Hell. The parable gives us a description of hell. It is a place of torment in which the soul is completely buried. The torment is caused by the flames of a supernatural fire, kindled by the anger of God. There is, therefore, no relief, no hope for the lost soul. It is separated from the abode of the just by a great chaos; it can never get to them, but must remain for ever and without hope in the torment of hell. An unbearable thirst was the principal torment of the lost glutton: his throat and tongue were burnt up with it. He thought that one little drop of water, such as could hang from the tip of a man’s finger, would be an alleviation; but he could not get even that. He who had so sinned by gluttony was now consumed by an everlasting thirst. He who had refused to Lazarus even the crumbs which fell from his table, now vainly implored for one little drop of water to cool his burning tongue.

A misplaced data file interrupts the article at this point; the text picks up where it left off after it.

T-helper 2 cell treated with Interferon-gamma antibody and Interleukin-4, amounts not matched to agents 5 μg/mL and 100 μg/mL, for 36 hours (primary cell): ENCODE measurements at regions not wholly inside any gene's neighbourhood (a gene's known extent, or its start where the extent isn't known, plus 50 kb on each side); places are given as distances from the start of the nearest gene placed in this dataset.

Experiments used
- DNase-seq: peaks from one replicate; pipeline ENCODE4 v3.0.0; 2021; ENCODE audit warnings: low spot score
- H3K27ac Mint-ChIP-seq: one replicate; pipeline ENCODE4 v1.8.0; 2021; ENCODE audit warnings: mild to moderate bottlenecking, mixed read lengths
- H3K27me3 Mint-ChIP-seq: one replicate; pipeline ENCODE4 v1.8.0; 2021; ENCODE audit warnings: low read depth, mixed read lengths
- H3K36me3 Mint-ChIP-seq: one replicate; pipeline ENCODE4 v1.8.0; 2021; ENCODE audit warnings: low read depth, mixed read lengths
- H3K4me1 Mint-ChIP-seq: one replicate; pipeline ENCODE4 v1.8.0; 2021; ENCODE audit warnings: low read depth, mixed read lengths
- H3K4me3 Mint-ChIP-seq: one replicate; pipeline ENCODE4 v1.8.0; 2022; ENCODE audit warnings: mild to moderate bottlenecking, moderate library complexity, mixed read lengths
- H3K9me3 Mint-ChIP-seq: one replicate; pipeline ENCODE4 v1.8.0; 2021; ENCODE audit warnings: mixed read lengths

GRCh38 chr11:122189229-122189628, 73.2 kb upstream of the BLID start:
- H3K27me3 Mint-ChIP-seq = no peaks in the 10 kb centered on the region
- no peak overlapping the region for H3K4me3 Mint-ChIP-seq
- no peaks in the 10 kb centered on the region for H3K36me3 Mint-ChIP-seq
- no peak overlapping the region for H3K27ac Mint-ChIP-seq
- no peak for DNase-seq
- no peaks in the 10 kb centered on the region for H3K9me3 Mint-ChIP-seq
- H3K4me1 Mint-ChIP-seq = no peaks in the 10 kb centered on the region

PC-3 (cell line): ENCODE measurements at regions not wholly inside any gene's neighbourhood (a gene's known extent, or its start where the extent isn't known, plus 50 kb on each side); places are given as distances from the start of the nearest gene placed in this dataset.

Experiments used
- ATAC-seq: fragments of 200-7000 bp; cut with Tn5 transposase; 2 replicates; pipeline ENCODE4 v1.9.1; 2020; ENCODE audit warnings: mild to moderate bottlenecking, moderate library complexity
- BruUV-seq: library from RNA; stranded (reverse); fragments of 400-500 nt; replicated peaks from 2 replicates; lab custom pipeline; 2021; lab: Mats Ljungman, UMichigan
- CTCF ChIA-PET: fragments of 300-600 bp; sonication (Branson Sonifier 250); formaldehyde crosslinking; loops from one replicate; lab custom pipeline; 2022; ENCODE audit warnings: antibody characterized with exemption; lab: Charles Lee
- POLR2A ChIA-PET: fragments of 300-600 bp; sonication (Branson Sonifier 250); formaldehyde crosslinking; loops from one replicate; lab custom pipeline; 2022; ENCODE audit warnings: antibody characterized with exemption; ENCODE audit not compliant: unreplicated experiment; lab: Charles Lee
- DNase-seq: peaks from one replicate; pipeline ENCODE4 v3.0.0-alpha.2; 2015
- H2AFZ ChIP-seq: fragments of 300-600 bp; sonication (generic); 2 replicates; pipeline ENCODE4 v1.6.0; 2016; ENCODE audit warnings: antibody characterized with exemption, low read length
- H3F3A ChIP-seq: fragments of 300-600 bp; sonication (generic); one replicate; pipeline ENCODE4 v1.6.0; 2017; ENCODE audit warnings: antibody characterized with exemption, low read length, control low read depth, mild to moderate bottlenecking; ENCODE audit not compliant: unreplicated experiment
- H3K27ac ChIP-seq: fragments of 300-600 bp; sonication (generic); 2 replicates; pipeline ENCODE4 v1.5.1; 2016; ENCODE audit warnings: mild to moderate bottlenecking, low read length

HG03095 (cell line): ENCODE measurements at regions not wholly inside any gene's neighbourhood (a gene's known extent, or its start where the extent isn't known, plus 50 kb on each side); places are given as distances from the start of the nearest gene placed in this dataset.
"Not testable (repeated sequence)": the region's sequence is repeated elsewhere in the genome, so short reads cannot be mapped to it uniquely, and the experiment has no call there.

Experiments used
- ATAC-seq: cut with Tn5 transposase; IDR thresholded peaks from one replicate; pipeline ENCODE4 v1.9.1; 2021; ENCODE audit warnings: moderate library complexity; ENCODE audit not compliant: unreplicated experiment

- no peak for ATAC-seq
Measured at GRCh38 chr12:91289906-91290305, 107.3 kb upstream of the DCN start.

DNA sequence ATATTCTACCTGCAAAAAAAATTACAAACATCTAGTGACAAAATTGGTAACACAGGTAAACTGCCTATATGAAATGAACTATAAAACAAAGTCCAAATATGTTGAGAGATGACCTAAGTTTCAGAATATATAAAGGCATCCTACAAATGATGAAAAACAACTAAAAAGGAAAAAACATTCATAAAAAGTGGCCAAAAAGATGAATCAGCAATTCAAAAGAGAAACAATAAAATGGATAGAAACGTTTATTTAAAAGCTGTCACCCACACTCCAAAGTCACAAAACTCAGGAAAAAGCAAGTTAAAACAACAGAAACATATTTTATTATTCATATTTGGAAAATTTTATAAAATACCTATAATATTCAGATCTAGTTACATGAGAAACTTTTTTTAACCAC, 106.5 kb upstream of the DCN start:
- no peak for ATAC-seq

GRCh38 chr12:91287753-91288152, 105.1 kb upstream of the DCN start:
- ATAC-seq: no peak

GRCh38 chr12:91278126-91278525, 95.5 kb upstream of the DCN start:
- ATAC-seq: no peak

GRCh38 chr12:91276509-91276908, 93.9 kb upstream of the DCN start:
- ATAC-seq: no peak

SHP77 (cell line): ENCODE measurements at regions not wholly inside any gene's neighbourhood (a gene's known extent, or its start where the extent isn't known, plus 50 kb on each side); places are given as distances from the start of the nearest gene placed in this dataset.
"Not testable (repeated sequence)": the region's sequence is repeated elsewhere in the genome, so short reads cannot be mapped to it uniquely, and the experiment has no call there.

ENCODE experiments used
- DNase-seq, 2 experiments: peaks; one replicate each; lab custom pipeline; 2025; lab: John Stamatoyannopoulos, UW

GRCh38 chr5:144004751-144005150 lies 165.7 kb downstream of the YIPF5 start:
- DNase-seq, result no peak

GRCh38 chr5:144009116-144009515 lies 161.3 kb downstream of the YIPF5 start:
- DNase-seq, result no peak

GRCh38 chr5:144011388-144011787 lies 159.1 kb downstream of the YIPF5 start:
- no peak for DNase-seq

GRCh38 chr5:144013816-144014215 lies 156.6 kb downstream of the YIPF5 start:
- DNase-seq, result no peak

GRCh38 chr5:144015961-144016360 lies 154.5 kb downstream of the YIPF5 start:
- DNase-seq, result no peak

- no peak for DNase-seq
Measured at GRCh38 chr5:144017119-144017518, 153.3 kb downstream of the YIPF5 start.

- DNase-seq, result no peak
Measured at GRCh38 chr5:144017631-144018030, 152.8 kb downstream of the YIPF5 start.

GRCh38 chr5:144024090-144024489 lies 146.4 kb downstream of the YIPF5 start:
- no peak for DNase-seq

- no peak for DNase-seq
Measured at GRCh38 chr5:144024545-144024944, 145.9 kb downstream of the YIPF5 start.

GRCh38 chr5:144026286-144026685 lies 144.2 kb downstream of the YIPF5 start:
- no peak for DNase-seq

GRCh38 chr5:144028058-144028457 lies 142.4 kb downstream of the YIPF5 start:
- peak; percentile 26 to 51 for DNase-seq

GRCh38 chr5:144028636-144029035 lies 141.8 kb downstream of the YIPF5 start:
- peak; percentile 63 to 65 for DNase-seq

Why Dives was eternally punished. We are not told that he committed any sins which the world would consider to be great ones. On the contrary, he was esteemed as an honourable and generous man. He might quite truly have said to himself: “I have deceived no man, I have never taken any one’s life, nor have I sworn falsely. I am no miser; for I circulate my money freely, enjoy the use of it, and am praised by all my friends for my liberality.” True! and yet he was damned! Why? Because he was a sensual man, an epicurean, and religion was a matter of no consideration with him. His only thought was how to lead a pleasant life, and he neither troubled himself about the future, nor believed in a coming Redeemer. He led a life without prayer, without fear of hell or desire for heaven, a life without grace and without God. Could such a life as this be rewarded by the everlasting Vision of God? No; its obvious and inevitable sequel could only be found in hell, or in eternal separation from God! He lived his life away from God. He sinned, firstly, by unbelief. Neither he nor his brothers believed much, if at all, in the immortality of the soul, or in what God had revealed to man by Moses and the prophets, namely, the necessity of penance and of hope in the promised Redeemer. He sinned, secondly, by immoderate pride. It was not avarice which made him refuse his help to poor Lazarus, whom he passed every day of his life, but pride, which made him despise the poor man and refuse to vouchsafe one glance at him. Pride made him hard-hearted and unloving, and his self-love speedily developed into selfishness. He sinned, thirdly, by intemperance (gluttony) in eating and drinking, giving splendid banquets every day, for which reason he is also known as the rich glutton.